Forum member Adam Salzer OAM reports on the readiness of boards and especially Chairs of companies to truly transform their businesses.
The Australian Transformation and Turnaround Association (AusTTA) has conducted extensive research into what are the Best Practices at Board level that are required
to lead a complex organisation fundamental Transformation.
Data gathering included surveys via AusTTa Members, 5 round-table thinktanks with Australian CEOs, Boards and Chairs, a meta-analysis review of articles and journals including academic studies and 50 peer interviews.
Results and Insights included:
• Successful Transformation can only exist where there is proven Transformational Expertise in the Chair, Board and CEO – if any one of these is Operational rather than Transformational – the organizational Transformation will fail.
• Chairs and Boards recognise the need for qualified Transformational Expertise at C-suite level, but undervalue its importance at Board level.
• Australian leadership is struggling to understand how to identify what a Transformational Leader is and where, when and how to bring these capabilities into their organisation.
• Boards’ heavy focus on short term deliverables for shareholder returns is short changing future generations. The solution is to implement a public, transparent Transformational Strategy and to develop more relevant risk
profiles for the organisations.
• Australian Leadership lags behind global peers in terms of understanding and implementing Transformational Leadership and Strategies. There is a noticeable lack of urgency when Chairs and Boards compare their organisations to peers in USA, Europe and Asia.
• Asset Owners and their investment managers through demanding public transformational strategies from Australian listed companies, could identify opportunities currently unseen.
Boards are required to ensure their organisations do not fail, however, they are struggling to adapt to the pace of change in technologies, science and evolving business models.
As the Banking Royal Commission is demonstrating, and as is reinforced by the corporate and government leaders who participated in this research:
▪ Technology and science developments are changing how we live, work, consume and conduct business
▪ Consumers via social media demanding change to deliver personalized services at unprecedented speeds
▪ Business models with very different collaboration structures are emerging to disrupt existing organisations
These advances are so quick that organisations are no longer able to keep up, or even predict what their own market is going to look like in a few years’ time.
Leaders of companies and government departments find themselves challenged in terms of understanding, comprehending, preparing and resourcing themselves in readiness for this increased uncertainty.
The overwhelming consensus emerging form this research is that there needs to be a major rethink of the role of the Chair in leading their organisations into this Transformative journey.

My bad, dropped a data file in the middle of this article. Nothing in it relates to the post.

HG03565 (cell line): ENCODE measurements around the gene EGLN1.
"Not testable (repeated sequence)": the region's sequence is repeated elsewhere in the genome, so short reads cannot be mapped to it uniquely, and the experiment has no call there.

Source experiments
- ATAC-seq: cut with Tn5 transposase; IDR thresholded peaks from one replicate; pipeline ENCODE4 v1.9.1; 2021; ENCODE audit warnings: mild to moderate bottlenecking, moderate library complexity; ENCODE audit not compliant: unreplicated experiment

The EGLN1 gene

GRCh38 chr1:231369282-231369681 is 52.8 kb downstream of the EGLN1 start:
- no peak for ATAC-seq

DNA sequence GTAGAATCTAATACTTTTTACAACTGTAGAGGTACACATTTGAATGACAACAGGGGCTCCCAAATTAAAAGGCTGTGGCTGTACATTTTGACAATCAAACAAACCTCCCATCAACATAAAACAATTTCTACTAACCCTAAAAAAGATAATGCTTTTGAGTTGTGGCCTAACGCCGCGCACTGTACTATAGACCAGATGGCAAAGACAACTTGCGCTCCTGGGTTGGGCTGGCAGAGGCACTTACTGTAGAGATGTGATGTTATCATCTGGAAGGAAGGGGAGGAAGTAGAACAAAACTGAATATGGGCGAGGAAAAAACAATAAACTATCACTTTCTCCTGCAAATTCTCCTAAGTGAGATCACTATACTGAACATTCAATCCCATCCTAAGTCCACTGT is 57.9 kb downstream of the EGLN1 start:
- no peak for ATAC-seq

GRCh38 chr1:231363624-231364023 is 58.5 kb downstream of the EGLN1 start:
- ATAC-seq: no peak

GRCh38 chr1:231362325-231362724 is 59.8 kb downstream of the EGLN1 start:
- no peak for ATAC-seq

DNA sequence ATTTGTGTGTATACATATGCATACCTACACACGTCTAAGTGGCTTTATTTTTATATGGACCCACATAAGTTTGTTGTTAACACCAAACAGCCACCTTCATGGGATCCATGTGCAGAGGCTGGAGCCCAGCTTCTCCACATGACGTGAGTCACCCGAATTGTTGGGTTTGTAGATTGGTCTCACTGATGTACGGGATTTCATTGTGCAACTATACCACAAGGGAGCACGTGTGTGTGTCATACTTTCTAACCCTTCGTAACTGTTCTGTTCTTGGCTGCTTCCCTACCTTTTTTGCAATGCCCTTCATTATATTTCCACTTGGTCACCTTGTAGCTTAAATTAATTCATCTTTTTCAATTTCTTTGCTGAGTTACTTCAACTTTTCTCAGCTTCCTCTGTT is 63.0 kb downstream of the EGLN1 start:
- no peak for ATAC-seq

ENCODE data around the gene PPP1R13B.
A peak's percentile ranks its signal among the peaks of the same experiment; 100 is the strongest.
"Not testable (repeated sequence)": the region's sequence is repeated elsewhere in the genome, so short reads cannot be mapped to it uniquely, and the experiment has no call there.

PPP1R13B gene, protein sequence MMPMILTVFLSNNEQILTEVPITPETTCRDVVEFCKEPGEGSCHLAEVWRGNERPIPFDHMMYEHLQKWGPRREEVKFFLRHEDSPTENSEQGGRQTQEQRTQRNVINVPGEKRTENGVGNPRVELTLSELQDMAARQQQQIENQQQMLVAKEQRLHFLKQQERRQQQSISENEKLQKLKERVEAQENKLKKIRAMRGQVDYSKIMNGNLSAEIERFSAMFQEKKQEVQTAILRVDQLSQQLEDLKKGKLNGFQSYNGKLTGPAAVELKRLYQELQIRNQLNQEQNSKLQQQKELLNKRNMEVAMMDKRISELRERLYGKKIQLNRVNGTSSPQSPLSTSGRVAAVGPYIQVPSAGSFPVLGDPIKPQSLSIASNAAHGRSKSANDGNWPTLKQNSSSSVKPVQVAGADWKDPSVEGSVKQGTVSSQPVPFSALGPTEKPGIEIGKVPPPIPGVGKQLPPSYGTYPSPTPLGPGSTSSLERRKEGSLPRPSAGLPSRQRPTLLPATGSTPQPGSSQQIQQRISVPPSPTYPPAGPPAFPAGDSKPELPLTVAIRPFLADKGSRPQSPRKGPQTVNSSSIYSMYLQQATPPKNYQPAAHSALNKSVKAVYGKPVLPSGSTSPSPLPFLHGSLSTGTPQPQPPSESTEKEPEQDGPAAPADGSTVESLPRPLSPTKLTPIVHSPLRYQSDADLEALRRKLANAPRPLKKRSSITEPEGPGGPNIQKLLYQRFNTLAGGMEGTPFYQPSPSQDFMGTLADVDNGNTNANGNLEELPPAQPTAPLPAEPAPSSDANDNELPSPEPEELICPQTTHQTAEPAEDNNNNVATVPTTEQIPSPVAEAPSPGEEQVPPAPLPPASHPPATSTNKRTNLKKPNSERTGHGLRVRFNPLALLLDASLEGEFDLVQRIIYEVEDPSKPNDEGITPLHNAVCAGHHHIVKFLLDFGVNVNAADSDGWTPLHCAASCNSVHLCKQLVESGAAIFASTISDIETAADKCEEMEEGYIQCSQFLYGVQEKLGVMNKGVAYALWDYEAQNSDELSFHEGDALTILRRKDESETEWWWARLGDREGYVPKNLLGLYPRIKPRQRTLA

Chairs need to become more active. The Chair needs to be a Transformational Leader or appoint and empower a Transformational Leader to advise the organisation they lead through the challenging (and painful) process of organisational Transformation.
A Transformational Leader will prepare the organisation for significant reinvention and for situations that are difficult to predict.
An experienced Transformational Leader provides organisations with the restructuring knowledge and tools to be able to reinvent themselves with urgency, creating open space for improved critical thinking and analysis, and leading the organisation via considered, intelligent, intellectual design backed by thorough research and supported by qualified
practising peer networks.
It is up to the Chair to recognise what skills make a Transformational Leader, to understand what a Transformation Strategy could bring to their organisation and to identify when their own leadership team does not have the necessary skills to facilitate this.
AusTTA’s research has identified that organisations focus on hiring excellent Operational
capabilities into the positions of Chair or CEO, and do not prioritise skills in transformation.
It is the Chair’s responsibility to lead change (or by engaging an advisor who is skilled in transformation).
Operational excellence is insufficient for the challenges ahead.
A Chair’s decision to act will determine the organisation’s mid to long term success or failure. It is difficult to transform large complex organisations, and especially difficult for organisations that are performing well.
Our research has found that Chairs and Boards with the hands-on engagement in this transformational journey are most capable of making the courageous decisions required and best able to manage the multiple internal and external stakeholders.
Those organisations starting to engage with the reinvention process have a Transformational Chair leading the Board.
Alternatively, if the Chair is not Transformationally experienced themselves, then they have recognised this and appointed an advisor to the Board and a CEO with a Transformational mindset and track record.
Adam Salzer is Chair of the Australian Transformation and Turnaround Association (AusTTA), the professional body of 2,000 transformational executives.
In a long career in consulting in Australia and Asia, he has led complex assignments involving up to 200,000 staff – Implementing new business models, efficiency and effectiveness upgrades, start-up & post-start-up, close-down & rightsizing, facility relocation, pre/post M&A, revitalisation, culture change and market entry.
Picture: Adam Salzer
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